Star Wars #35 Review

Writer: Charles Soule

Artist: Madibek Musabekov

Colorist: Rachelle Rosenberg

Letterer: VC’s Clayton Cowles

Cover Artists: Stephen Segovia and Rachelle Rosenberg; John Tyler Christopher; Chris Sprouse; Karl Story & Neeraj Menon; Phil Jimenez & Rachelle Rosenberg; Phil Noto

Publisher: Marvel

Price: $3.99

Release Date: June 7, 2023

Dr. Cuata saved Luke Skywalker and his new friend Gretta from a beast that chomped their speeder. All he asks is to study Luke’s recalcitrant lightsaber. Luke’s had trouble connecting with the Force lately but dislikes handing over his prized weapon. Should he trust his instincts about the man? Let’s calm our minds, attune our spirits to Star Wars #35, and find out!

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His father defended Christophsis against the Separatist droid army during The Clone Wars. Now Luke visits in search of a Kyber crystal. Just as Anakin found an ally in Ahsoka Tano, Gretta aided Luke in his quest. After saving him from capture or death, she’s led him to this Pantoran loner who understands Kyber crystals.

Dr. Cuata talks to the crystals and listens to their responses. The cavalier way the Crystal Whisperer dismantles the recalcitrant lightsaber shocks Luke, but the blue-skinned Pantoran gives the aspiring Jedi a primer in Popular Lightsaber Mechanics and crystal identification. He agrees to fix the lightsaber if Luke uses the Force to connect with a couple of his crystals. Unfortunately, one of them is red!

The dangers to Luke aren’t readily apparent in Star Wars #35. No cantina shootouts or monster attacks divert us as we learn more about a Jedi’s relationship with the Force and the Kyber crystals. Instead, Charles Soule brings us a dramatic story that enhances our understanding of the Star Wars universe and portends much for the future of this series.


Artist Madibek Musabekov brings us strong character portrayals in Star Wars #35. Characters show emotion, move realistically, strike dramatic poses, and generally look good together. While recognizable characters–such as Luke and two others in a vision–could be done better, Dr. Cuata and Gretta demand our attention. The only thing I disliked was how Musabekov experimented with aperture settings, portraying one character’s features sharply, another farther away partially blurry, and the farthest away even more so. Perhaps it’s preferable to distant blank faces, but who buys comics to see blurry ones? Nonetheless, Musabekov made me hope for more stories set on Christophsis and reunions with Dr. Cuata and Gretta.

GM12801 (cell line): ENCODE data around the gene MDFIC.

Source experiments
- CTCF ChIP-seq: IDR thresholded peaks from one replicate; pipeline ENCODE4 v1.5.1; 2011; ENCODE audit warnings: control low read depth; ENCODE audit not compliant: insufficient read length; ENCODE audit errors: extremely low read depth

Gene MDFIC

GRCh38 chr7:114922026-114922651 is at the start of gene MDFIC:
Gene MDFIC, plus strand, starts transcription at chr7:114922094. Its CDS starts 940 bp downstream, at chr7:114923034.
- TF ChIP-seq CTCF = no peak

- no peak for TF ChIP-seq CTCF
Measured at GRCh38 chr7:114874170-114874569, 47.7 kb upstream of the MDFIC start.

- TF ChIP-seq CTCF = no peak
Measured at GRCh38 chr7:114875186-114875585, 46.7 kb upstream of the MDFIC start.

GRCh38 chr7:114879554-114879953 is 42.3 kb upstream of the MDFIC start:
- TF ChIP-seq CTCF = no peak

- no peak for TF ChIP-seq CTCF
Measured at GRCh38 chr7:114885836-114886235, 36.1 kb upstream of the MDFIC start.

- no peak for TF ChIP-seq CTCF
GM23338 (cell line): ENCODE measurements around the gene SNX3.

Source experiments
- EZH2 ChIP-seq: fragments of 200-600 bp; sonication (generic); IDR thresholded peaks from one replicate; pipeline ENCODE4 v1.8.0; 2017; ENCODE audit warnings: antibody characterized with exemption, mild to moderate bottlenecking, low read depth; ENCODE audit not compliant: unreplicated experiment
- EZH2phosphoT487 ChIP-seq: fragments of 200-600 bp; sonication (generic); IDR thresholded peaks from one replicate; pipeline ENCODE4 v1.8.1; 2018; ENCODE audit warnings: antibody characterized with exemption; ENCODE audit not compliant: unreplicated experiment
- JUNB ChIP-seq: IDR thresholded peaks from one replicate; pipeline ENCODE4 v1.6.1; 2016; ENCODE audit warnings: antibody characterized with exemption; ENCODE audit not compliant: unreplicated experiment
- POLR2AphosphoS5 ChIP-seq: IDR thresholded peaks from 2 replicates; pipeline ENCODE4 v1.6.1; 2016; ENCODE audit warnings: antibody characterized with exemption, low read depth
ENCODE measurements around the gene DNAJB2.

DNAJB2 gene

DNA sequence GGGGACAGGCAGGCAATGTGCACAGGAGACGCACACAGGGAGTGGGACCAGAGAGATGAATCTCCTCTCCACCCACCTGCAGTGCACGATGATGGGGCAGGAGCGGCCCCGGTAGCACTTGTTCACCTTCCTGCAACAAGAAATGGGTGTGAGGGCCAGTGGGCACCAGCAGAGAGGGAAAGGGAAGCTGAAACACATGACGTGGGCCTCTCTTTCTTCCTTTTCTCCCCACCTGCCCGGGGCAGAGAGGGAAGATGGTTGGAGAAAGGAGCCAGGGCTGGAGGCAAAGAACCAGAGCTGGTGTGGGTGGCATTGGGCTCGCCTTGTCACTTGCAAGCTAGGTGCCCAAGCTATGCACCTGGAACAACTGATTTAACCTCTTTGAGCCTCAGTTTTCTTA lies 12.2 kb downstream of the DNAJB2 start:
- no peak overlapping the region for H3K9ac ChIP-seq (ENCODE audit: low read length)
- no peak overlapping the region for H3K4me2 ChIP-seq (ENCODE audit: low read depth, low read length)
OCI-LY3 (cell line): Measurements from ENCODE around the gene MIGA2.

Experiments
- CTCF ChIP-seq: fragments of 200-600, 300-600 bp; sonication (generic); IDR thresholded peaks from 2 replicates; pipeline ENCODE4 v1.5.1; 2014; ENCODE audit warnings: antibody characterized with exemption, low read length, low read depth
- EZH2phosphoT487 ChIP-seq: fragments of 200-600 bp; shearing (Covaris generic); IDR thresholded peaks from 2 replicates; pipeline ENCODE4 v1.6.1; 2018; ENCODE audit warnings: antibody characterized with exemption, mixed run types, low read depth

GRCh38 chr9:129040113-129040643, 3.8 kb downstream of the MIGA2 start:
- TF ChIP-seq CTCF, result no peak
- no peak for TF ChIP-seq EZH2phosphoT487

Rachelle Rosenberg fills scenes amid the breathtaking landscape and inside Dr. Cuata’s warehouse-like workshop/home with rich coloring. Panels lacking backgrounds—such as the lightsaber components, character close-ups, and Luke communing with a hovering crystal–receive blended and textured colors. She helped me feel Luke’s horror at the Egyptian Underworld-style scene and the peace and wonder of the other crystal’s vision.

Clayton Cowles’s black uppercase words in spherical dialogue balloons are easy to read and follow in Star Wars #35. Softened voices shrink words, but not too small or too often. Sound effects—such as when Dr. Cuata grabs and dismantles Luke’s lightsaber—are understated. Sound effects accompanying the scribbly character in Luke’s red vision communicate the power and danger of the Dark Side.

Final Thoughts

Star Wars #35 focuses on three involving characters and explores the Jedi’s relationship with the Force. Rich art enhances this densely-told story as the tension builds toward a climax that tests each person’s ethics and loyalties.


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